Prager on School Programs
* “Remember America’s Motto: E Pluribus Unum” (Commentary, Feb. 22) demonstrates an unenlightened perception of what unifies Americans. Dennis Prager confuses uniformity with unity and sameness with equality in the mistaken belief that if only the public schools can force ethnic groups to conform to a model of what it means to be American, we will all be happy and productive.
We cannot have unum unless we are free to have and enjoy our pluribus. This is the lesson of the Bill of Rights and even the Pledge of Allegiance. According to the pledge, what unites us is “liberty and justice for all.” It is the role of the public schools to democratize our society, not to homogenize it. My hope for the future is that we can learn to respect our diversity so that we remain united by our love for freedom and democracy.
JILL KERPER MORA
* All applause to Prager for his well-reasoned rejection of political correctness in our schools, indeed throughout our society. The cultural and social fabric of the country is fraying around the edges as we split up into separate little Gypsy camps, each with a different agenda, heading in different directions.
A while ago, I was at one of those silly “A-list” parties and fell into conversation on all this with a stunningly beautiful, famous star (not a bad actress, either) who said, “Well, look what it says on the dollar bill: ‘e pluribus unum.’ From one, many.”
“Actually, you’ve got the Latin backward,” I replied. “It translates, ‘From many, one.’ As in one nation . . . indivisible?”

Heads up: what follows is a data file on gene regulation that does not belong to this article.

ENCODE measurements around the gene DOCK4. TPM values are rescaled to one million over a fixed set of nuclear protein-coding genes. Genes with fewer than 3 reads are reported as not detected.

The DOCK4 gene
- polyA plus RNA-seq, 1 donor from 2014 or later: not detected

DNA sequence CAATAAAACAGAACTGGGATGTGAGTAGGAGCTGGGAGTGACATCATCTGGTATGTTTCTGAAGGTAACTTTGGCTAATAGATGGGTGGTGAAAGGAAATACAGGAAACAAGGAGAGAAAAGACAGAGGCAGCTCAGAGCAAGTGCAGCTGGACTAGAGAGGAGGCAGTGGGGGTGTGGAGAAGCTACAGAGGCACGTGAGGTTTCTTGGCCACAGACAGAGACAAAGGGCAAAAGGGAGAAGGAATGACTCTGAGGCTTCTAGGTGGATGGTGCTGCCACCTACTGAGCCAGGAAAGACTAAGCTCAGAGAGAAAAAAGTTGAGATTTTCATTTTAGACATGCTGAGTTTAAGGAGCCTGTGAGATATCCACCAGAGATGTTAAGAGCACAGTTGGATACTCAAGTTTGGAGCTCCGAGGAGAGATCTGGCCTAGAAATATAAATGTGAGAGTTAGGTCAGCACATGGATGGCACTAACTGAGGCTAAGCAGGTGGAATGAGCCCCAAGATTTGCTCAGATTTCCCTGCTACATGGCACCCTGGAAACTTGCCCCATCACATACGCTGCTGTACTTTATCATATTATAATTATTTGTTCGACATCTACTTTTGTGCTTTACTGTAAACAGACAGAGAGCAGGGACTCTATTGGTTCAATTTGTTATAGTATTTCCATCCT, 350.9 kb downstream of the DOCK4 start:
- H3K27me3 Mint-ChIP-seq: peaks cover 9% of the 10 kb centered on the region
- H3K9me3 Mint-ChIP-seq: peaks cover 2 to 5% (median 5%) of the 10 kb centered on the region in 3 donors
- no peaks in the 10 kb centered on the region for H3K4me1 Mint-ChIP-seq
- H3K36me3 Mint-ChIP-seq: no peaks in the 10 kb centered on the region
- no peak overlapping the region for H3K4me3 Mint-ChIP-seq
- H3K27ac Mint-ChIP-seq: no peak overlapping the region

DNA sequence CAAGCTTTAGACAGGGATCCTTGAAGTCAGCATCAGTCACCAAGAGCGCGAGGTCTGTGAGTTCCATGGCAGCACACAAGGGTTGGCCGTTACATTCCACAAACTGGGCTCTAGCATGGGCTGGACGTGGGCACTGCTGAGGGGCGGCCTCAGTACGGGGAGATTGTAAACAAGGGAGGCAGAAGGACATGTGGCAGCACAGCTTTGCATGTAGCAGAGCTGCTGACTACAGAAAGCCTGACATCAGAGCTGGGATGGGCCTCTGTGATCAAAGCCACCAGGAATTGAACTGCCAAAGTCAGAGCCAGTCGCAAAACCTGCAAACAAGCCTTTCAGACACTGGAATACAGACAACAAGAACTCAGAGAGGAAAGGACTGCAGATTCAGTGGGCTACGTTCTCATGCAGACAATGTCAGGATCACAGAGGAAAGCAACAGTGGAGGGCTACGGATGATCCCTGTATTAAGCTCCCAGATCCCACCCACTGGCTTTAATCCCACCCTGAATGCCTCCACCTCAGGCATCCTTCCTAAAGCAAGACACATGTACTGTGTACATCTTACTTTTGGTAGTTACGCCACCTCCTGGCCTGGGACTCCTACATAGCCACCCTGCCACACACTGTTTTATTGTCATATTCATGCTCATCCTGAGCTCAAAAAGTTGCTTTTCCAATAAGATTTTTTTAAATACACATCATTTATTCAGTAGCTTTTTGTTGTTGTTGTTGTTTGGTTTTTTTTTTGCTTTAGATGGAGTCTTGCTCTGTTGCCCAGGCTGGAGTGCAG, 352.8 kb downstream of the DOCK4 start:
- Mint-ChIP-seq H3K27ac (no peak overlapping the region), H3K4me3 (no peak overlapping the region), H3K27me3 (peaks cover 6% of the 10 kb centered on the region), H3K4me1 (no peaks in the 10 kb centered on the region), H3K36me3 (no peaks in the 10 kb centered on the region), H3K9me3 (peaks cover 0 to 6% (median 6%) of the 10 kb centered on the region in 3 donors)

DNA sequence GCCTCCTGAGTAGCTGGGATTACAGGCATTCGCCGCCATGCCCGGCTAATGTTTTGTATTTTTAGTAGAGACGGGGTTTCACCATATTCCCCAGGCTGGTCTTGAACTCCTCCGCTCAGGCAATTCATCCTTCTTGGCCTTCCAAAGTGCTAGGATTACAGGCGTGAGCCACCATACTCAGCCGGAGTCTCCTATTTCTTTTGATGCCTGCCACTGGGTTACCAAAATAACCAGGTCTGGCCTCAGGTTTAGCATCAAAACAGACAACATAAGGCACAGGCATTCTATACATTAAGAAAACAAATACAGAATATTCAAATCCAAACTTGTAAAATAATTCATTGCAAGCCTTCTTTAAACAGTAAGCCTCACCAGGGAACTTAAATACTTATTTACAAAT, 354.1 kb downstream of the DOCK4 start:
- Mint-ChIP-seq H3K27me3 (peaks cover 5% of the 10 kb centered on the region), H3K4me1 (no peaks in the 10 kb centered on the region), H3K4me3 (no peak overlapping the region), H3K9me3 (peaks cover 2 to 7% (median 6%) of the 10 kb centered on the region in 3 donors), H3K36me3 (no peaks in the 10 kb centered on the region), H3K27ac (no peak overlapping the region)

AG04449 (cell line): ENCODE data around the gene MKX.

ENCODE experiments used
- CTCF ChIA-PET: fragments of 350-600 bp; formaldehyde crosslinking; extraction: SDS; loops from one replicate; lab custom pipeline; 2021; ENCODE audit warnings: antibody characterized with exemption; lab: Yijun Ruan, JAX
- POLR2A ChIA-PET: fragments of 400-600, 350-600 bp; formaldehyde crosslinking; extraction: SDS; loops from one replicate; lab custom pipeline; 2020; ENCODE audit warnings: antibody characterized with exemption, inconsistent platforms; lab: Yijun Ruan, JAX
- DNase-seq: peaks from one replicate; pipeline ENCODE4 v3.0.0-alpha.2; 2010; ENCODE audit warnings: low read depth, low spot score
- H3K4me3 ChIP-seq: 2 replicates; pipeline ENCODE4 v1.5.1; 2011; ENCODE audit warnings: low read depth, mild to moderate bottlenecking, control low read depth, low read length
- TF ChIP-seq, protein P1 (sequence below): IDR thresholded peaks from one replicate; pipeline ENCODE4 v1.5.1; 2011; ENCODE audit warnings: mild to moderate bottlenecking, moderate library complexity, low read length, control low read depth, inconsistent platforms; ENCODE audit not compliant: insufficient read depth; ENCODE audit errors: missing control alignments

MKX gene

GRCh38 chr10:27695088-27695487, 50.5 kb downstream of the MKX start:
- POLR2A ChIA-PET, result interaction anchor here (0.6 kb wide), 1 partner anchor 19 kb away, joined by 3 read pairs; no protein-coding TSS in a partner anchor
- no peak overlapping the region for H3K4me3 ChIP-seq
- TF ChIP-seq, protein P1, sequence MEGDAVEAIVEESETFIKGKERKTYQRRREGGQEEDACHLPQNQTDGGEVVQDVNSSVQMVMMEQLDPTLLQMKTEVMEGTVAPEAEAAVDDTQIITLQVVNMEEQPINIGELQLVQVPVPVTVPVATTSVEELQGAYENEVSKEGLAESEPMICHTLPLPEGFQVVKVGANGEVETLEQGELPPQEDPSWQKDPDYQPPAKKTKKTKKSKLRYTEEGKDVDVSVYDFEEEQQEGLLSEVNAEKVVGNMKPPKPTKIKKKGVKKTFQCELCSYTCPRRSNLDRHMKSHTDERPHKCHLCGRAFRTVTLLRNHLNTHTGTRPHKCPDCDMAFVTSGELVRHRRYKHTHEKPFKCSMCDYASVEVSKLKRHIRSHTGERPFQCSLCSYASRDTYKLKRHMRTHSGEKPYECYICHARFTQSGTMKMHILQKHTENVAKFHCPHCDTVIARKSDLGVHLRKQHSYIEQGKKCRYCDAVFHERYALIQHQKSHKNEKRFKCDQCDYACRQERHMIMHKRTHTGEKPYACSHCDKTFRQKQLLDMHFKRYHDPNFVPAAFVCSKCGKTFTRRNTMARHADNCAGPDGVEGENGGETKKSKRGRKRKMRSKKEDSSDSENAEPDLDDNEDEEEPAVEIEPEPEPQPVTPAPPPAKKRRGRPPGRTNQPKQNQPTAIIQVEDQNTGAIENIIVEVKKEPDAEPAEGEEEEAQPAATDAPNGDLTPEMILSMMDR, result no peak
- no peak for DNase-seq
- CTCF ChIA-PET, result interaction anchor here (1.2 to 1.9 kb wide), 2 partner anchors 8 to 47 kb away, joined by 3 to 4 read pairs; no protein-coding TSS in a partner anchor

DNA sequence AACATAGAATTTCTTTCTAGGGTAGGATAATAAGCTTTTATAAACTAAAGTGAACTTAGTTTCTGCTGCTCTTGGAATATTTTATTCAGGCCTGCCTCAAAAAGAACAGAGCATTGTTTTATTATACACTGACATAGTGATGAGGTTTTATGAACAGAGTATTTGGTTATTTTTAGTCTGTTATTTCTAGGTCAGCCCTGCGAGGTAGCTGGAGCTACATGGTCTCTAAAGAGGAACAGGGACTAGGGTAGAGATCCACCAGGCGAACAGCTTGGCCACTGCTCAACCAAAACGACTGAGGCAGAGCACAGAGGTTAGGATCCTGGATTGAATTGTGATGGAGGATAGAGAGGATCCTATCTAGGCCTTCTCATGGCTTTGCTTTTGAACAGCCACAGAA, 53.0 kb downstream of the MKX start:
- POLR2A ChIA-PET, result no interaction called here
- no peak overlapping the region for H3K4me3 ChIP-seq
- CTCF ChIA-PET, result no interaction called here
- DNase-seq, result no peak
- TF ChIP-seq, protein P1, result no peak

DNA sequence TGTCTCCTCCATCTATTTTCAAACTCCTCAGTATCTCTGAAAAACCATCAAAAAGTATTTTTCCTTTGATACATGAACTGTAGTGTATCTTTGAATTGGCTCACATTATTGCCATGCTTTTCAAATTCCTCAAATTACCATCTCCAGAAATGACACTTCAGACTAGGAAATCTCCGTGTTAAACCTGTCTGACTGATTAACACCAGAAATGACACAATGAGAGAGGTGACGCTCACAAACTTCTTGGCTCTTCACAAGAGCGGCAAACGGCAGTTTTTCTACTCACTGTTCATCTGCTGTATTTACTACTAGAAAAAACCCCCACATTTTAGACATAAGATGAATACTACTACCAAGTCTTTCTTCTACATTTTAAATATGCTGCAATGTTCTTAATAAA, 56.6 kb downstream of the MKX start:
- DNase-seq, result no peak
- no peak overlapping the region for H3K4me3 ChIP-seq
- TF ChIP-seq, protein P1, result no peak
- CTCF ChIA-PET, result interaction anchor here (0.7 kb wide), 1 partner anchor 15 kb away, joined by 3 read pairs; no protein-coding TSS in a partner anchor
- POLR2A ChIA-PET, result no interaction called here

“No kidding?” she said, amazed. “Well . . . whatever.”
And there you have it. We live, increasingly, in a “well, whatever” nation. God help us all.
* Prager’s commentary has some good ideas on how a high school should be run. However, he is remiss in advocating that sex education and teaching about drug, alcohol and tobacco abuse are unnecessary. He doesn’t understand the problem of peer pressure when he states that teenagers should have the common sense to avoid alcohol and drugs. While the teaching of sex education in public schools may be controversial, it is imperative that teenagers learn of the hazards of AIDS and other sexually transmitted diseases.
* How unfortunate that The Times would choose to focus its coverage of an upcoming city election race on a “legendary feud"--a rivalry that exists only in the pages of your newspaper (“Eastside Feud Is Re- flected in 7th District,” Feb. 20).
Your readers will find greater benefit in reading about these candidates’ vision for the future and learning of their positions on important community issues. In this election, we are blessed to have many qualified and talented candidates from which to choose in both the 7th and 14th Council District races.
The reality is that we have been on the same side of most issues. The Latino community has grown beyond the politics of “camps and rivalries.” We look forward to The Times accepting this fact.
County Supervisor, 1st District
Councilman, 14th District
* Re “LAX Expansion Would Displace 190 Businesses, Galanter Says,” Feb. 18: L.A. City Councilwoman Ruth Galanter is still in pursuit of her program to relocate the entire LAX infrastructure--to Palmdale. Where, coincidentally, L.A. has owned 27,000 acres for the past 30 years.
In the absence of existing mass transit systems to serve such a facility (the 14 Freeway does not qualify), I cannot imagine it being a topic for discussion in the first place. And as for the “190 businesses” that would be displaced by the proposed LAX expansion--and the costs in money and lost jobs--let us have a companion study of the same costs and jobs lost for total relocation of the airport.
DAVID M. CALLAHAN